Bana Alabed, Aleppo’s tweeting girl, meets Turkey’s President Erdogan

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Bana Alabed – the seven-year-old Syrian who tweeted about life inside rebel-held east Aleppo – has met Turkey’s President Recep Tayyip Erdogan.

Bana and her little brother have been pictured sitting on Mr Erdogan’s knee in the presidential complex in Ankara.

President Erdogan sent a special representative to Syria to collect Bana and her family after they fled east Aleppo, the BBC has been told.

Bana’s plight came to light after she joined Twitter in September.

The account captured everything from the death of her friends to her attempts to live a normal life.

Along the way, she has picked up more than 325,000 followers, including JK Rowling, who sent her an electronic copy of Harry Potter to read.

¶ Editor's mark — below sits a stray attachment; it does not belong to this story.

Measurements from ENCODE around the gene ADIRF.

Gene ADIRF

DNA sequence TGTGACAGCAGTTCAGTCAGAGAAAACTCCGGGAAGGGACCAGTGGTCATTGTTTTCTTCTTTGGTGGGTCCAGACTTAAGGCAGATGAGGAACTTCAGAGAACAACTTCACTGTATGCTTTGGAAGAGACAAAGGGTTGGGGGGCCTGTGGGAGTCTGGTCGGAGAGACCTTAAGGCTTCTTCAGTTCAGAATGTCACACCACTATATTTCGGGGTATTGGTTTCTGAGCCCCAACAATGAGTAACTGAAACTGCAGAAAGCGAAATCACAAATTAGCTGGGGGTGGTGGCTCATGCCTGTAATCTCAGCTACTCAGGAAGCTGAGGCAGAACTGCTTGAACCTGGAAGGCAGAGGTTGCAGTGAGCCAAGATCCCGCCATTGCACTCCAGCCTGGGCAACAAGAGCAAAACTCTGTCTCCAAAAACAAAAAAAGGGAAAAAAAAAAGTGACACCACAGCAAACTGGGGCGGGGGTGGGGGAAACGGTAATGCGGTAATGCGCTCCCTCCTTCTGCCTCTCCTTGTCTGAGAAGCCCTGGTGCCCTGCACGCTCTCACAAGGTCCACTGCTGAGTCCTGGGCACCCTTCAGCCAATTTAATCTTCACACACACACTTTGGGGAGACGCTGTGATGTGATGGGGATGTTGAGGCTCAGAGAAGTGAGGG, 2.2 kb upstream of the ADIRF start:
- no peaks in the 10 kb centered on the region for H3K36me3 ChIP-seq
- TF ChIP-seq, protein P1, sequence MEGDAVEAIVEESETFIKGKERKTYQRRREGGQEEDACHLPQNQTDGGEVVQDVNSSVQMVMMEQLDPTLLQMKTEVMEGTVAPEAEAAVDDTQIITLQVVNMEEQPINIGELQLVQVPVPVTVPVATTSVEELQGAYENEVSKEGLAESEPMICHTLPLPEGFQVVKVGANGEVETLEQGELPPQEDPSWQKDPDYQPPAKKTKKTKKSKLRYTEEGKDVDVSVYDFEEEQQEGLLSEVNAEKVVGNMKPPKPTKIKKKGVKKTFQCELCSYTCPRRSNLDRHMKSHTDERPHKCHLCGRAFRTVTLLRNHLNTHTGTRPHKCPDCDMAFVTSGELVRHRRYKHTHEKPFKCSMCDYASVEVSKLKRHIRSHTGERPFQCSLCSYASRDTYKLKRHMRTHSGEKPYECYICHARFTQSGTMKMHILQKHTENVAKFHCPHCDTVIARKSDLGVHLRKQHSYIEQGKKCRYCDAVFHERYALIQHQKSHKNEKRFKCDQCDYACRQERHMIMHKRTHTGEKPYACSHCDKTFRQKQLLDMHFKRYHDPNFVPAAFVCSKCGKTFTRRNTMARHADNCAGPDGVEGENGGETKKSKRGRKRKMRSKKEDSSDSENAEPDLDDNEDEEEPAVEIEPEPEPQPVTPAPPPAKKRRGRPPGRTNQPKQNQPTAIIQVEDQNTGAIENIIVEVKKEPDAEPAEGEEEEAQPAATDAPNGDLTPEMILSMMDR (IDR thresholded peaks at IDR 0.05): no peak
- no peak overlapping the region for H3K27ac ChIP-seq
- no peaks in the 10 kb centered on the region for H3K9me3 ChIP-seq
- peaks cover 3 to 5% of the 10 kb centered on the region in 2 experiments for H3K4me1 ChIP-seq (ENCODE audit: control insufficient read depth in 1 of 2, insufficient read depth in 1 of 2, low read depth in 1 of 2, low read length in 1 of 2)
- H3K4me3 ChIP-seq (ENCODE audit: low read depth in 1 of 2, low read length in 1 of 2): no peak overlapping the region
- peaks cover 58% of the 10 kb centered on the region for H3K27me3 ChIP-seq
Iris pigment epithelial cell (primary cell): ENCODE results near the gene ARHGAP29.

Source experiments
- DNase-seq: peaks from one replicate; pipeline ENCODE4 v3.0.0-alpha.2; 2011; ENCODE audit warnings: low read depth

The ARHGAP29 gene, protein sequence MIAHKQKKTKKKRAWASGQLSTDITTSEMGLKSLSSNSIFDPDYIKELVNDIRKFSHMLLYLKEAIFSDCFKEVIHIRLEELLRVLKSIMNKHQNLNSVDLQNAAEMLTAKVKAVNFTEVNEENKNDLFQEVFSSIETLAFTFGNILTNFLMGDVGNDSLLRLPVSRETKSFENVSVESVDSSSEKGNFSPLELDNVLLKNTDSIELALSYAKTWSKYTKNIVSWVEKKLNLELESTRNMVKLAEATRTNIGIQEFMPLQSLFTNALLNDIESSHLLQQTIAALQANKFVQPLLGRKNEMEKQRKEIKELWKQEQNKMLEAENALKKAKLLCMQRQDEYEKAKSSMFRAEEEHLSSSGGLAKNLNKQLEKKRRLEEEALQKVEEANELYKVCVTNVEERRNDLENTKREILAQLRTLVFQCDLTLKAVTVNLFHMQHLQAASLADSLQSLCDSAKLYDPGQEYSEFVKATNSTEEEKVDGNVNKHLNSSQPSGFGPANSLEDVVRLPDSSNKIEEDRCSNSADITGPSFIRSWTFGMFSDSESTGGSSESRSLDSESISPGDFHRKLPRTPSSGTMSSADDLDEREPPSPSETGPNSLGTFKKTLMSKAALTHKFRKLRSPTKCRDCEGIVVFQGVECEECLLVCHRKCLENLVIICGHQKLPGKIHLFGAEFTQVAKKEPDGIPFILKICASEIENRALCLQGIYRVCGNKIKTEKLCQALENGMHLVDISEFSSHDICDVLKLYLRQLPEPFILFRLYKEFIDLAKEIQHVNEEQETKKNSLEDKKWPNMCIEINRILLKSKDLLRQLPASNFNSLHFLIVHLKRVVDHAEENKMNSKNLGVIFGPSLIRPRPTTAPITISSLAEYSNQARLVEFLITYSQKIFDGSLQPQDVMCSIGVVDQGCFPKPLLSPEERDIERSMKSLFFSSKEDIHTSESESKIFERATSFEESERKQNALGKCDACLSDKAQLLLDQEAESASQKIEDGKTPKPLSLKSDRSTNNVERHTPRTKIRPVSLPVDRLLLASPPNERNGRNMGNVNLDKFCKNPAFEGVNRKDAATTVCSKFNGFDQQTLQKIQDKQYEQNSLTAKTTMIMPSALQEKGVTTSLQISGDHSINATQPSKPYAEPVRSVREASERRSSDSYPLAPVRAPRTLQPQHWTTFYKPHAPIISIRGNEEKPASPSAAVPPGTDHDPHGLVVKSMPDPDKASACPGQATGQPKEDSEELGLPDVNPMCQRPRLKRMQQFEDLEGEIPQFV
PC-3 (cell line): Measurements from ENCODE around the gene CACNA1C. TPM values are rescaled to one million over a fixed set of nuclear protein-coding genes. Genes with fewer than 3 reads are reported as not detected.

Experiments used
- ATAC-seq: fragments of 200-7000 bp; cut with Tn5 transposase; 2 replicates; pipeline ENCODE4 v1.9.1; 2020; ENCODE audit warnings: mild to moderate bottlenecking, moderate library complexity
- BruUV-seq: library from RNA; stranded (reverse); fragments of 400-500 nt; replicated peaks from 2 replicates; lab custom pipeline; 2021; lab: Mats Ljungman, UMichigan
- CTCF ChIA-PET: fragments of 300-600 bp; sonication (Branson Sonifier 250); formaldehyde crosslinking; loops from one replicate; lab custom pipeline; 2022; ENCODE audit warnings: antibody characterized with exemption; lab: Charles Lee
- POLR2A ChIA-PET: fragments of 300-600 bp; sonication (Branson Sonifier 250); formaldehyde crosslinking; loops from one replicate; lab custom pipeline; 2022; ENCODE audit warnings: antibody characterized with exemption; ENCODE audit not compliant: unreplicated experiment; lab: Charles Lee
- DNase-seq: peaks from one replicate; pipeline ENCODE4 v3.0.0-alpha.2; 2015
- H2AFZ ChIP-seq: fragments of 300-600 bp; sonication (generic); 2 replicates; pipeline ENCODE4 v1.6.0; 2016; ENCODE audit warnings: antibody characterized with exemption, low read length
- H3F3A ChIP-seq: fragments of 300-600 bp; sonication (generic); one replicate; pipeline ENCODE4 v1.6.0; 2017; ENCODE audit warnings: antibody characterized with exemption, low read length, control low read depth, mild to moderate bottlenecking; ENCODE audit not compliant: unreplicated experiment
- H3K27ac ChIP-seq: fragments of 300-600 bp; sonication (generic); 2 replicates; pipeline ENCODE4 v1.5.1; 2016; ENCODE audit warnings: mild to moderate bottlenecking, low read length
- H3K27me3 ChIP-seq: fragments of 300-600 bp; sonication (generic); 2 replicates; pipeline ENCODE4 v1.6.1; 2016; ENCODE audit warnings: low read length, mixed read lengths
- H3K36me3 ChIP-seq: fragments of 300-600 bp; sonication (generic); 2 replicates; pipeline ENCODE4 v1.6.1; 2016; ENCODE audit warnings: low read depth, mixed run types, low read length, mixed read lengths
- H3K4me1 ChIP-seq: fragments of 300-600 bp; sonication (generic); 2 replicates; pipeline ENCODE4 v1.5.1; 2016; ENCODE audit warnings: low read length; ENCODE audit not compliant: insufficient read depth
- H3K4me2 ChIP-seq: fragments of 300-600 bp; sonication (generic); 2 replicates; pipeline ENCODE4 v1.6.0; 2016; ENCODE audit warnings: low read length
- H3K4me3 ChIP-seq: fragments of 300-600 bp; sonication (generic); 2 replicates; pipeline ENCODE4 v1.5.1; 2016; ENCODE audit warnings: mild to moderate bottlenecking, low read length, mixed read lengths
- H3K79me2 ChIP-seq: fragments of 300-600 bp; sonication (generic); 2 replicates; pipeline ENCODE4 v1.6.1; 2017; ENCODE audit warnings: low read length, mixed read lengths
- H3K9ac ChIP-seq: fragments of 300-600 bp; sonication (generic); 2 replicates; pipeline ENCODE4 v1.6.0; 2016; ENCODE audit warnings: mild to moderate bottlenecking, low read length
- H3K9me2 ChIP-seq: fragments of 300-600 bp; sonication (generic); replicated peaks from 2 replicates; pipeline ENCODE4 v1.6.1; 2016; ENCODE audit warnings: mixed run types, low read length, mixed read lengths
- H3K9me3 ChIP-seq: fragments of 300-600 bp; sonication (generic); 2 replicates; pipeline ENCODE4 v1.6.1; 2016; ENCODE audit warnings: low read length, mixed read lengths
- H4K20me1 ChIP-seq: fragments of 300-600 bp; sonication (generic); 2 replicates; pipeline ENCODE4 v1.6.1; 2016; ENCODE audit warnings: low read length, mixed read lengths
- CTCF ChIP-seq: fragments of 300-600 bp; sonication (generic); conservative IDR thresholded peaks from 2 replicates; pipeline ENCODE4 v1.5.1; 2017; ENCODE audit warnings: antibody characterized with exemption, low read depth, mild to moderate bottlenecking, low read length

On Wednesday, Bana tweeted a picture of herself and Mr Erdogan, writing she was "very happy" to meet the president, while in a short video she is heard saying: "Thank-you for supporting the children of Aleppo, and helping us to get out from war."

Bana’s mother, Fatemah, who runs the Twitter account, decided to start it to show "how much kids are suffering from bombs and everything".

In recent weeks, the appeals for help – from both Bana and her mother – have become more frequent, as forces loyal to Syrian President Bashar al-Assad began to close in around the rebel-held districts, which were being bombed from above by Syrian and Russian planes.

After government forces surrounded the city, the family escaped under an evacuation programme.

But they did not stay long in Syria. Within hours of Bana, her mother, father and two little brothers arriving in the rebel-held countryside to the west of Aleppo, they had been flown by helicopter to Turkey.

Some had questioned whether the Twitter account was a publicity stunt and claimed Bana actually lived in Turkey already.

However, an investigation by citizen journalism site Bellingcat deduced she was tweeting from inside rebel-held Aleppo.

It is unclear whether the family are to stay in Turkey, where they would join almost 2.8 million Syrian refugees already living in the country.